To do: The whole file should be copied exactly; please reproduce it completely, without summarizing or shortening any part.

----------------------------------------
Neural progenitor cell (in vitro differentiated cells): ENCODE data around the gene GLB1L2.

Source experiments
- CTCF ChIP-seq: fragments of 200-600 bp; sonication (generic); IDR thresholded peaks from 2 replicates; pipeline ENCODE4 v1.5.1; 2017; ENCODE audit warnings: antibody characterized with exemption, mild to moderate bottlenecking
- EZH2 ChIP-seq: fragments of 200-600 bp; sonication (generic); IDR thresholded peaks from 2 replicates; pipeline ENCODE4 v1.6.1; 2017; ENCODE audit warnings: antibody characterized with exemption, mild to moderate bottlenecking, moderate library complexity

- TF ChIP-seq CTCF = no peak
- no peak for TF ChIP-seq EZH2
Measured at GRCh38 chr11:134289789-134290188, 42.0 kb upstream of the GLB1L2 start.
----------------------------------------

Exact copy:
Neural progenitor cell (in vitro differentiated cells): ENCODE data around the gene GLB1L2.

Source experiments
- CTCF ChIP-seq: fragments of 200-600 bp; sonication (generic); IDR thresholded peaks from 2 replicates; pipeline ENCODE4 v1.5.1; 2017; ENCODE audit warnings: antibody characterized with exemption, mild to moderate bottlenecking
- EZH2 ChIP-seq: fragments of 200-600 bp; sonication (generic); IDR thresholded peaks from 2 replicates; pipeline ENCODE4 v1.6.1; 2017; ENCODE audit warnings: antibody characterized with exemption, mild to moderate bottlenecking, moderate library complexity

- TF ChIP-seq CTCF = no peak
- no peak for TF ChIP-seq EZH2
Measured at GRCh38 chr11:134289789-134290188, 42.0 kb upstream of the GLB1L2 start.